Some simple math will make it evident that a husband and wife earning (an average) of $171k for 40 years (assume raises and lower starter incomes are factored into the average) who save 15% of their annual income, with a starting principal of $10000 will have ~$5.4 MM at the end of their careers. Assume that they invested in a home that cost $300k early in their careers, whose value has gone up 5X in the 30 year time that they had to pay off the mortgage. Assume that they more or less maxed out their 401K, giving them $17,500.00/year for 40 years each, which is ~$1.4MM. At best, they have $8.4 MM, assuming market crashes, children's education, and life threatening diseases didn't wipe out their savings.

However, by virtue of having $8.4 MM, suddenly, these people are being placed in the *same* category as someone with enough capital to buy legislation or pay an army of Cravath lawyers. That is not factoring in any smart investing in what's been a pretty bullish run (minus the recent crisis) or basic fiscal conservatism.

Comment: The American Dream is not a lie (Score 1) 803

by Taco Cowboy (#46768275) Attached to: Study Finds US Is an Oligarchy, Not a Democracy

the American Dream(TM) lie is well understood .... The idea that anyone can make it if they work hard. Well, maybe they can if they get really lucky, but for the majority they won't get rich in their lifetime. Not to say that they will have bad lives or anything

It has nothing to do with luck. It has everything to do with one's point of view and how far one is willing to go to achieve that dream.

The American Dream does happen, and it happened to me. Of course, there aren't many people like me, but to say that it is a lie is to deny the reality.

Comment: Tyranny can't last forever (Score 1) 803

by Taco Cowboy (#46768109) Attached to: Study Finds US Is an Oligarchy, Not a Democracy

...we're likely to break the cycle by spawning an eternal Tyranny instead of a sustainable Democracy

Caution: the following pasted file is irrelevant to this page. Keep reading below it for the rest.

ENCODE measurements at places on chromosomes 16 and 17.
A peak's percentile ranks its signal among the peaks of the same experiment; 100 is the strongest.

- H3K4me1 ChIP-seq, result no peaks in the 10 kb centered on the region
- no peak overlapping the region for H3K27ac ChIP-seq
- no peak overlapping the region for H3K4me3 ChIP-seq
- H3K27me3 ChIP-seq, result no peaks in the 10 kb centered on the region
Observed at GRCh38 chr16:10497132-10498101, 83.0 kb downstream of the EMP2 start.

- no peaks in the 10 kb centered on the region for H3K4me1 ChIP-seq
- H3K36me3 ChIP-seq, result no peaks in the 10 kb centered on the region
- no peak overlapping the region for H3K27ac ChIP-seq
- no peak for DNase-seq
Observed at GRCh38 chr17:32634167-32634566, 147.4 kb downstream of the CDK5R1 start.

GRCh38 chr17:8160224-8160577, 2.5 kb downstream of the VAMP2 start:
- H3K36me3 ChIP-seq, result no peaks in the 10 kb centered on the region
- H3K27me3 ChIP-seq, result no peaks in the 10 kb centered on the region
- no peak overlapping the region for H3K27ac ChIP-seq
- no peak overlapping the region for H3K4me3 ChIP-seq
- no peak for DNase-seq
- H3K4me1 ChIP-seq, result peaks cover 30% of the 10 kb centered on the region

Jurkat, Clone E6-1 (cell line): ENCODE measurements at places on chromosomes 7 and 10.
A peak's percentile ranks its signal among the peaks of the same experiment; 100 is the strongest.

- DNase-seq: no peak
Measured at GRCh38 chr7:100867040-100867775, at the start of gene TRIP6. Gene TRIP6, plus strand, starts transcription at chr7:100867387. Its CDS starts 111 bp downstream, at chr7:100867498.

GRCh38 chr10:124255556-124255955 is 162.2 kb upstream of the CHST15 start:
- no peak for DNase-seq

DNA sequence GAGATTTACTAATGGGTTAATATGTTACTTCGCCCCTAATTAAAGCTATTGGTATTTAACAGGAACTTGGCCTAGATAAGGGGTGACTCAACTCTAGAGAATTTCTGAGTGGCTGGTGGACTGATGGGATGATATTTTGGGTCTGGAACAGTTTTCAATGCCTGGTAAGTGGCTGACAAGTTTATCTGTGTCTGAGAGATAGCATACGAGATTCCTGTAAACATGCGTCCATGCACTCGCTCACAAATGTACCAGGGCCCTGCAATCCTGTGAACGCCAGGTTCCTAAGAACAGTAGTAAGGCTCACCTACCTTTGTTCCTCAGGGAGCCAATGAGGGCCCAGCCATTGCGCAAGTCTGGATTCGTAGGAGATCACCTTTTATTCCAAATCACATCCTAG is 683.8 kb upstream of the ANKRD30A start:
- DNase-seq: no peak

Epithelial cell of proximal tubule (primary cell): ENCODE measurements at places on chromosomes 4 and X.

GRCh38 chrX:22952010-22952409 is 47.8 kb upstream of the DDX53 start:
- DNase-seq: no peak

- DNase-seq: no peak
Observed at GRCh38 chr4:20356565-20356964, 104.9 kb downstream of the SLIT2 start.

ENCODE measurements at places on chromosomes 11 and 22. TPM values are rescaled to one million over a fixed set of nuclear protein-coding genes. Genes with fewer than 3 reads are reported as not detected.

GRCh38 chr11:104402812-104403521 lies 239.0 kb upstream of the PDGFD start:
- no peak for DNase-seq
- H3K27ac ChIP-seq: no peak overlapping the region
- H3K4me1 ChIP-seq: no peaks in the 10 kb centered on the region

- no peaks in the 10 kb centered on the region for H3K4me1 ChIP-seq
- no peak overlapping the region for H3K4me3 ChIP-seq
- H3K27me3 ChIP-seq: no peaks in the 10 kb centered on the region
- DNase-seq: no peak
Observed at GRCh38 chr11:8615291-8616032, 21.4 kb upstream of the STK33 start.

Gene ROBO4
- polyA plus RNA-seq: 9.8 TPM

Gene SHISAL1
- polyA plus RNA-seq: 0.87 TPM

The only way a tyranny can last is when the people let them.

Unless they can find a way to turn the "subjects" into borg-like things (which obeys their master 100% of the time), human beings, being a rebellious lot, can not, and will not be suppressed forever.

Rebellions (plural) will happen.

While the tyrannical regime might be able to crush most of the rebellious attempts, there will always be that final rebellion which will crush the ruling junta.

Thus, the cycle continues ...

Comment: Nationalism in China (Score 2) 803

by Taco Cowboy (#46767841) Attached to: Study Finds US Is an Oligarchy, Not a Democracy

The Chinese are always, and have been, very concern to what is happening in China.

Even me, a Chinese, who ran away from China when I was very young, and ended up in America and stayed in America for a few decades, still in my spare time, check out what is going on in China.

The "nationalistic" phenomenon for the Chinese people ebbs and flows - it happened back in WW2, when the Japanese invaded China, it happened again during the Korean war, and for a while, in between the Korean war until recently, most Chinese prefer to focus their attention towards themselves.

At first it was for survival, as China under the tutelage of Mao, landed itself in a seemingly endless episodes of man-made disasters. Famines that took away the lives of millions happened. Cannibalism happened, cultural revolution happened, intellectuals were driven to madness and/or suicide happened, and so on...

When Deng took over in the late 1970's, economically speaking China became better. The Chinese people turned towards making money.

That lasted for almost 40 years, and the economy of China has started to flatline, people are getting laid off (and young university graduates couldn't find jobs).

To allay the pent-up anger, the CCP, under the Xi-Li pair, opted for the "nationalistic" approach.

And that coincides with the provocations from Japan. With more and more provocations from Japan, the fuel for the fire of nationalism multiplied.

You gotta understand that the Chinese people, until today, can *NOT* forgive what the Japanese did to them, back in the WW2. That is because, unlike the Germans who issued public apologies to their victims (particularly Jews and Gypsies), the Japanese refused to apologize for the carnage they had done in China.

That bad blood in between the Japanese and Chinese is now exposed in the open.

The CCP of course, ain't stupid. They fully utilize the follies from Japan to add fuel to the nationalism fervor.

You can tell how far we have to go, when FORTRAN is the language of supercomputers. -- Steven Feiner

Working...